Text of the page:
For Immediate Release
August 9, 2021
Cheryl Cort, firstname.lastname@example.org
Jane Lyons, email@example.com
Sonya Breehey, firstname.lastname@example.org
Today’s Alarming Climate Report – The DC Region Can and Should Do its Part
Today, the U.N. Intergovernmental Panel on Climate Change issued what the U.N. Chief calls a “Code Red for Humanity” highlighting worse climate impacts to come unless we act without further delay to reduce greenhouse gas emissions. See today’s Washington Post story on the IPCC report. Lead author, scientist Claudia Tebaldi, is quoted in the article urging people to focus on what can still be done to quickly reduce our emissions footprint.
The Coalition for Smarter Growth therefore urges every local, state, regional, and federal official to make fundamental changes in our land use, transportation, housing, and energy policies to slash our emissions. The DC region has committed itself to a 50% reduction in greenhouse gas emissions by 2030. With transportation now our number one source of emissions, we need to commit to reductions in this sector in particular. Electric vehicles are essential for meeting our climate targets, but studies show that they are not enough and that our cities and suburbs must also reduce the need to drive for daily needs.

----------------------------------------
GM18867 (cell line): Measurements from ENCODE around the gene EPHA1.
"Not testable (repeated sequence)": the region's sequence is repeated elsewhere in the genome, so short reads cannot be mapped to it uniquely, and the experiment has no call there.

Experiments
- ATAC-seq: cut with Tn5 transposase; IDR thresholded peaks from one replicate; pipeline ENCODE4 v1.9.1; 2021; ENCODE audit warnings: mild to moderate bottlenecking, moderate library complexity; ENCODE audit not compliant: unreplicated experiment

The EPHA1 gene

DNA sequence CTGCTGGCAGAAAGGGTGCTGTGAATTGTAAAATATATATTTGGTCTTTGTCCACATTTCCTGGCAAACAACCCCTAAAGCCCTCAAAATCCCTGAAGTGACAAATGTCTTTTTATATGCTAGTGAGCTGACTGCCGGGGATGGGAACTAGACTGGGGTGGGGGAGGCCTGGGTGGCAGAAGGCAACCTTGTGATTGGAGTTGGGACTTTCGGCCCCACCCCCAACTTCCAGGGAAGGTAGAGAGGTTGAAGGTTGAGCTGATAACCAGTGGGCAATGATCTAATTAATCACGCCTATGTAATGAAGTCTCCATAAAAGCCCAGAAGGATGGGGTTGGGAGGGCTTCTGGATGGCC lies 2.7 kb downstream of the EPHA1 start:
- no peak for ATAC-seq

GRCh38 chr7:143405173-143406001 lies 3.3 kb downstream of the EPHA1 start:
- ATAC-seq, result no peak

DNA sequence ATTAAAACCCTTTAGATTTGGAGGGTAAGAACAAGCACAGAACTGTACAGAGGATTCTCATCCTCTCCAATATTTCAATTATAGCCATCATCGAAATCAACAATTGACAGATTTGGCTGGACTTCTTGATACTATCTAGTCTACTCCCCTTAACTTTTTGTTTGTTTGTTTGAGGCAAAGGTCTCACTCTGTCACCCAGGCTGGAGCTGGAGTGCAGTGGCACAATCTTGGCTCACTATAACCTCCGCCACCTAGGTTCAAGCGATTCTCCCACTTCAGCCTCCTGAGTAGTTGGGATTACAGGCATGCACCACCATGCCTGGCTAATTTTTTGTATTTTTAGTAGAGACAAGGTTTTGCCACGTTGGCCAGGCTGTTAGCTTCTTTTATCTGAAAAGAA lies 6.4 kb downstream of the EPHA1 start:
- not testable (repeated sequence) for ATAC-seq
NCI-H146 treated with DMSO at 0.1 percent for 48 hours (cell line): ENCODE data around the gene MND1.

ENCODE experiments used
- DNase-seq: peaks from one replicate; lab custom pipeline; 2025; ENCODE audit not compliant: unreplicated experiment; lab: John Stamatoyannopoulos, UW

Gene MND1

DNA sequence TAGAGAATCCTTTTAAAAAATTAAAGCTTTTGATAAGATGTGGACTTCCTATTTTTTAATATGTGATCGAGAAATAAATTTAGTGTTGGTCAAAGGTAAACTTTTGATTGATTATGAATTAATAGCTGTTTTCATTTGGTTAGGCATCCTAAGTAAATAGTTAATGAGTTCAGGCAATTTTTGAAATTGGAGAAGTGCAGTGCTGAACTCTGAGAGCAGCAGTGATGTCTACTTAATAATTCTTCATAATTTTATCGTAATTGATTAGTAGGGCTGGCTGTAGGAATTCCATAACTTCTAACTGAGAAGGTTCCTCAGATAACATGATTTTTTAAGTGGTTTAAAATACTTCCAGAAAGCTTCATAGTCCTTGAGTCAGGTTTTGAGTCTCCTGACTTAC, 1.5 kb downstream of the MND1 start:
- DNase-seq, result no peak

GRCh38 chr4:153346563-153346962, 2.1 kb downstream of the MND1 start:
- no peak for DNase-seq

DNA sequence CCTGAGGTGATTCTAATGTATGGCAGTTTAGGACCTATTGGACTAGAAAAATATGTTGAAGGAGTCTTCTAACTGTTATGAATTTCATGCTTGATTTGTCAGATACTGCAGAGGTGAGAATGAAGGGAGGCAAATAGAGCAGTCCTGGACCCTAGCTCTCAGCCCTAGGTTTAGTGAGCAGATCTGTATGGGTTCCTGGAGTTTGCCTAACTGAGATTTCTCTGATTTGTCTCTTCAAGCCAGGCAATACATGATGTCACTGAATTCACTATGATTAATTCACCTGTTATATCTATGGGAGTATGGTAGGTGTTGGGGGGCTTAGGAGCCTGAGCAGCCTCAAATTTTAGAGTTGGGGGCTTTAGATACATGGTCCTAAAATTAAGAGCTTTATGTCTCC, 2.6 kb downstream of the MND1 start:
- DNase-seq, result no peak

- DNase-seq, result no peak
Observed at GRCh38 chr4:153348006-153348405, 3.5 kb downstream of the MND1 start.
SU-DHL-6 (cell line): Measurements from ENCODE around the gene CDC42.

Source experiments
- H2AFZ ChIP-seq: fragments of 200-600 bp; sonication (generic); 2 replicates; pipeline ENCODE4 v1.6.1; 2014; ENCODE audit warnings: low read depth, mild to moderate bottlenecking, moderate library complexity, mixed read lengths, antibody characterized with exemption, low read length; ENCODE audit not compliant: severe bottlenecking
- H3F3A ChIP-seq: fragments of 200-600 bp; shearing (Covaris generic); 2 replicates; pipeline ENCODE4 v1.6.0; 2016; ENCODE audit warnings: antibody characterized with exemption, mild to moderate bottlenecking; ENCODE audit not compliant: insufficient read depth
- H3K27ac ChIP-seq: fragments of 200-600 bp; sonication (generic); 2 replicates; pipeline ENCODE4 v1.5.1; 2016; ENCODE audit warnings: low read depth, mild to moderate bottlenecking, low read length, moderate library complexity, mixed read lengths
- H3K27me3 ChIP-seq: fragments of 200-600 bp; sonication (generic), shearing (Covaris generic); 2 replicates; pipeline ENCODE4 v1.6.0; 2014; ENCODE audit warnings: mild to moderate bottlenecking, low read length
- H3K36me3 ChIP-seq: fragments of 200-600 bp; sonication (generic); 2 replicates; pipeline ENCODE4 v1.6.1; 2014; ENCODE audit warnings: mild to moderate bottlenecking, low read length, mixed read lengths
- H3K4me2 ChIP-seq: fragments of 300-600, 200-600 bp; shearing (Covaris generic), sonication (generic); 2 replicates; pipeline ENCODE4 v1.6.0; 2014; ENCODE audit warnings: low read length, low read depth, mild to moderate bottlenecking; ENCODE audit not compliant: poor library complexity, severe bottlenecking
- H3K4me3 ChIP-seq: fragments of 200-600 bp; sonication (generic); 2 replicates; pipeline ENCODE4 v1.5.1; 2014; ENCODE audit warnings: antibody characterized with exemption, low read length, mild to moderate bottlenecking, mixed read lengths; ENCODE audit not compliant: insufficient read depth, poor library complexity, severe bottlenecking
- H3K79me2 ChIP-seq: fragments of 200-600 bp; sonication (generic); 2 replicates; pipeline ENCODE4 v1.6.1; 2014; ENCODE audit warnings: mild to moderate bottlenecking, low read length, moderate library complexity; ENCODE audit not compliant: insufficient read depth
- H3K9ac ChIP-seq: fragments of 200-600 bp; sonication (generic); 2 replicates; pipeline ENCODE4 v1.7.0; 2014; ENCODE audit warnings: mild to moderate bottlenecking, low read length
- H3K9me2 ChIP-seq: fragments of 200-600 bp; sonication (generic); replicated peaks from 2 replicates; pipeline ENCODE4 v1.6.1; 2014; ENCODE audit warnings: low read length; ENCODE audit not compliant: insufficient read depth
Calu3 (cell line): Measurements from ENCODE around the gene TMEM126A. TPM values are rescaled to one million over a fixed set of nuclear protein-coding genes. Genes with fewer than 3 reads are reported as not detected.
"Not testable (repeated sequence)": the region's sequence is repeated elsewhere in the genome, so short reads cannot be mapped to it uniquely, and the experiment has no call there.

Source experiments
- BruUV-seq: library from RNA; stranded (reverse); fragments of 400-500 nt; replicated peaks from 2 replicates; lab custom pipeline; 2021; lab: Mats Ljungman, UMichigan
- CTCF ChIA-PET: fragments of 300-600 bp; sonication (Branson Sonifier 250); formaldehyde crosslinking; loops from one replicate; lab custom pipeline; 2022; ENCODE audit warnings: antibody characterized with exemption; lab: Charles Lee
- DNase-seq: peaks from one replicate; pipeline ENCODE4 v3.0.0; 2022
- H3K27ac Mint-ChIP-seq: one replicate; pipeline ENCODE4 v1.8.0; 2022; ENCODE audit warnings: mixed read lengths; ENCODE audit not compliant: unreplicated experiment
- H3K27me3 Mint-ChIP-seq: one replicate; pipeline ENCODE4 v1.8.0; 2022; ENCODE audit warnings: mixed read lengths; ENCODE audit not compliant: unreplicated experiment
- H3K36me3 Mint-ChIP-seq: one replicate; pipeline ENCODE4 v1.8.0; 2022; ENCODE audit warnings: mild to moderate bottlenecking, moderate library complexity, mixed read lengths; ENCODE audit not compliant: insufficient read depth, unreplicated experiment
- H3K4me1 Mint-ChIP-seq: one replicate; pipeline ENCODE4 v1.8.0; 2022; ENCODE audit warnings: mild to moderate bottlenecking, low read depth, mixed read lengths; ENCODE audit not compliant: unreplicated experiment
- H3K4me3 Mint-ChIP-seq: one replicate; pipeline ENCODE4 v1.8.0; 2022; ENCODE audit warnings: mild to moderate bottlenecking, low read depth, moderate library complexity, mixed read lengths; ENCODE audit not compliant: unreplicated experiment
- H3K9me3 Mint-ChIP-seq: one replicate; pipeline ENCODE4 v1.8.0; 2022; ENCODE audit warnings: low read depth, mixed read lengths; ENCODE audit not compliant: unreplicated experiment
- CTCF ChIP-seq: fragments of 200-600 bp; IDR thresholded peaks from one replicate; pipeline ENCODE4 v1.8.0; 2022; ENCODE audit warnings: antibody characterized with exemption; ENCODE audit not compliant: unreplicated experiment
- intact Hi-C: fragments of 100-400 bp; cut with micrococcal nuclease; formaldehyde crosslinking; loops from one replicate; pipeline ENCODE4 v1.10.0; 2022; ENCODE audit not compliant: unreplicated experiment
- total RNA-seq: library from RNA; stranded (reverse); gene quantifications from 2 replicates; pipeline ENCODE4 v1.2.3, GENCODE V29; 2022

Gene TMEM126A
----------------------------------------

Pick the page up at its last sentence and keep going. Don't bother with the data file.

The good news is that by focusing on creating walkable, bike-friendly, mixed-use, transit-oriented neighborhoods, creating more housing and more affordable housing in these communities, expanding transit, and ending highway expansion, we can reduce the amount that we have to drive and slash our emissions.
In addition to reducing greenhouse gas emissions, walkable, transit-accessible communities provide a wide range of benefits including lower combined housing and transportation costs, cleaner air and improved health, and access to opportunity for all levels of our workforce.
We can do this! The smart growth climate-friendly solutions are:
- More transit that serves travel outside of traditional 9-5 office commutes;
- More transit-oriented centers and corridors;
- More housing and dedicated affordable units close to jobs and transit;
- Streets where walking and biking are priorities for safe travel;
- 15-minute neighborhoods where you can walk or bike to daily needs within 15 minutes, without having to get into a car;
- Stopping the never-ending and futile highway and arterial expansion that simply increases sprawling development, driving and traffic;
- Greener, more energy-efficient buildings;
- Switching to clean, renewable energy, and electric vehicles starting with buses, high-use fleet vehicles, and trucks for maximum emissions reductions.